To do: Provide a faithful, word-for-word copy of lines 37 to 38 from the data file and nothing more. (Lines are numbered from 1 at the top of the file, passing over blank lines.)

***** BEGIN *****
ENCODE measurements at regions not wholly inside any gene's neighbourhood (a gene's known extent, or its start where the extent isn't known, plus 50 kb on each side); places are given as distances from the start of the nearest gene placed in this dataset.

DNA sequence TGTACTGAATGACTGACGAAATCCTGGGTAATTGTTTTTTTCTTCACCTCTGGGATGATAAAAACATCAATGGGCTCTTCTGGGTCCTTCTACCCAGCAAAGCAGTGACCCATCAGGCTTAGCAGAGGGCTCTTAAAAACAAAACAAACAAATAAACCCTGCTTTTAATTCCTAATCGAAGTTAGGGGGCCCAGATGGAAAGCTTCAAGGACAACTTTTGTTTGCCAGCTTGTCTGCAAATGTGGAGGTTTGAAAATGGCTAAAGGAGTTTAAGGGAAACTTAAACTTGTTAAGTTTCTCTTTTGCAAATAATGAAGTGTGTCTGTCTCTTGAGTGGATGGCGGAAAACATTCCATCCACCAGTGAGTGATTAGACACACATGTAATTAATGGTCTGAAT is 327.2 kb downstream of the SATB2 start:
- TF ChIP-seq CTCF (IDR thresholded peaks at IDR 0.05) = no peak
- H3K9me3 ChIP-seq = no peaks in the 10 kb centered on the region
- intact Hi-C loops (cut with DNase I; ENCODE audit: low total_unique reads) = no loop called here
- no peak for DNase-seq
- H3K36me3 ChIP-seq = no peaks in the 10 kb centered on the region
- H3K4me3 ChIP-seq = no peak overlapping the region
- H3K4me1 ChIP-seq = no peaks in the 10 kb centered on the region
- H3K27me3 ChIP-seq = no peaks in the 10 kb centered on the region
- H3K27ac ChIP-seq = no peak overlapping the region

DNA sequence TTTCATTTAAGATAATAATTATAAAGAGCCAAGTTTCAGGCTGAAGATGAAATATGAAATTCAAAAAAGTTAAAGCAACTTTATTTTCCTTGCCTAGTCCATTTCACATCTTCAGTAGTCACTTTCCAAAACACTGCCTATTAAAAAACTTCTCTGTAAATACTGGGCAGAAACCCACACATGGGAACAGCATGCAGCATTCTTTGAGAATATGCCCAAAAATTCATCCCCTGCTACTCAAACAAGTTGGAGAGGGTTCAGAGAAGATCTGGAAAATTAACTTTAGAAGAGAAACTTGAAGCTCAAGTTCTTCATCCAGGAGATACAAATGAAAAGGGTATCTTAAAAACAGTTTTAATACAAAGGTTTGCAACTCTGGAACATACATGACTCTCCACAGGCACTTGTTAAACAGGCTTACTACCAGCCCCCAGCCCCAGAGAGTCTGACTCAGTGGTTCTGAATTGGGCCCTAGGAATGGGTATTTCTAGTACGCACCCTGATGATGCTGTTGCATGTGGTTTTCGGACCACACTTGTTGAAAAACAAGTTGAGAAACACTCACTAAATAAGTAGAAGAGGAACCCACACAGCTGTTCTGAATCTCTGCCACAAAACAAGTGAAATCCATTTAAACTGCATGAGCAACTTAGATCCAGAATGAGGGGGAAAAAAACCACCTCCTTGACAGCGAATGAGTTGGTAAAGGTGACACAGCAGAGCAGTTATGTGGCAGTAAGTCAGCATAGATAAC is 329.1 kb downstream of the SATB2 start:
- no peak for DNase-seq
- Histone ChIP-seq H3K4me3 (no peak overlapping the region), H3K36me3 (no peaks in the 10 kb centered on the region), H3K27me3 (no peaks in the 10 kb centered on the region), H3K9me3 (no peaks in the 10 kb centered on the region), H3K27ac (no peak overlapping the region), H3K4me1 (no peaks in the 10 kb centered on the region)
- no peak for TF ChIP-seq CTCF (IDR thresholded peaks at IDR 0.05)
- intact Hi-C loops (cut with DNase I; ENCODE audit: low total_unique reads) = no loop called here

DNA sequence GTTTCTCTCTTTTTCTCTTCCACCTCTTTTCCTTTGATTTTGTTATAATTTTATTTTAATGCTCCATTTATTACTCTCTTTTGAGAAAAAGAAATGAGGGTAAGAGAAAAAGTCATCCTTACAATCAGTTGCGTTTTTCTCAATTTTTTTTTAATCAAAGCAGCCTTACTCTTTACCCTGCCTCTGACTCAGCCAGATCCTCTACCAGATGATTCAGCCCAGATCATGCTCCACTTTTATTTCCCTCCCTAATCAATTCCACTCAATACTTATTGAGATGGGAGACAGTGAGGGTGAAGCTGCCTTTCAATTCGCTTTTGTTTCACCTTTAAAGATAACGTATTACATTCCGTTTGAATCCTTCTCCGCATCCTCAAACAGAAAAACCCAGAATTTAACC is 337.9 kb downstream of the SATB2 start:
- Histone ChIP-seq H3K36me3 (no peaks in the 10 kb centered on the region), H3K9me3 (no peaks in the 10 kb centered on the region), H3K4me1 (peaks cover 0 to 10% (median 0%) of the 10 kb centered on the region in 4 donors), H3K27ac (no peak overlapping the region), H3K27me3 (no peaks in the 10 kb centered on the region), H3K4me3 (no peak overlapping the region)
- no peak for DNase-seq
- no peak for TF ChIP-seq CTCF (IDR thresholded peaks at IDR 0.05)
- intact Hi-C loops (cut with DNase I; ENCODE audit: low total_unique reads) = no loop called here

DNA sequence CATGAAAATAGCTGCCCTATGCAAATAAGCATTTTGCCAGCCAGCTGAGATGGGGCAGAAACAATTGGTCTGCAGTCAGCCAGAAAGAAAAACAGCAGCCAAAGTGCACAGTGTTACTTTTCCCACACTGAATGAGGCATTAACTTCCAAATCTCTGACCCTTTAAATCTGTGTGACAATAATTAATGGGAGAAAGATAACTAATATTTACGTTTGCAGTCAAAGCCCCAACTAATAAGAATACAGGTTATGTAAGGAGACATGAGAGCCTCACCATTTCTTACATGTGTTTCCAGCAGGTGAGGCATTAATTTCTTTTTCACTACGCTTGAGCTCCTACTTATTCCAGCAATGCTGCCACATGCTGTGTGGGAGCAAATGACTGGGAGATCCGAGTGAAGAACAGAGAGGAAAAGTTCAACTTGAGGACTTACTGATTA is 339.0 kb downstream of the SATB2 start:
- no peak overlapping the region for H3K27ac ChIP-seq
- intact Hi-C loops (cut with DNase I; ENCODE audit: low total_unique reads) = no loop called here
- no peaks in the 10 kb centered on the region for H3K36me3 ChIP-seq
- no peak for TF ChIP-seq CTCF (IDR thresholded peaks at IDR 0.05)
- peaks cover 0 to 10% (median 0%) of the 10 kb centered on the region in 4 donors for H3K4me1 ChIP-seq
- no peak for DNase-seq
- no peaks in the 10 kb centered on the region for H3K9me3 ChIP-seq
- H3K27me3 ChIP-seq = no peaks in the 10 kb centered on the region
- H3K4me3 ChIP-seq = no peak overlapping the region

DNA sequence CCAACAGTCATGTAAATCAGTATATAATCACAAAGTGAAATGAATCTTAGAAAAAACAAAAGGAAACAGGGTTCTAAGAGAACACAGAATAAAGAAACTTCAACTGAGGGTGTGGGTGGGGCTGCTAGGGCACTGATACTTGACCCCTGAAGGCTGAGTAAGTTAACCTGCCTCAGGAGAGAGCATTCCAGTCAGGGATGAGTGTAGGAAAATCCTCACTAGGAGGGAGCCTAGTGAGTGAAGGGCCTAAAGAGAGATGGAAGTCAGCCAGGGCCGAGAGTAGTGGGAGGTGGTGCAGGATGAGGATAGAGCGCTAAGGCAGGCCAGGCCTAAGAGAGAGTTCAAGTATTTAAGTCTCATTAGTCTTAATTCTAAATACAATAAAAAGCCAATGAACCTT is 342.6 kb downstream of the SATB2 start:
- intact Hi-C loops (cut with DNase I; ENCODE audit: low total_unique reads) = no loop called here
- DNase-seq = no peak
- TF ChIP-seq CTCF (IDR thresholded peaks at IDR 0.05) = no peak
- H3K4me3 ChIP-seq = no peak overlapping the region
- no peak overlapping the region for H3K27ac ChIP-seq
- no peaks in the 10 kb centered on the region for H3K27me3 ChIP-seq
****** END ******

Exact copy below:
- no peak overlapping the region for H3K27ac ChIP-seq
- no peaks in the 10 kb centered on the region for H3K27me3 ChIP-seq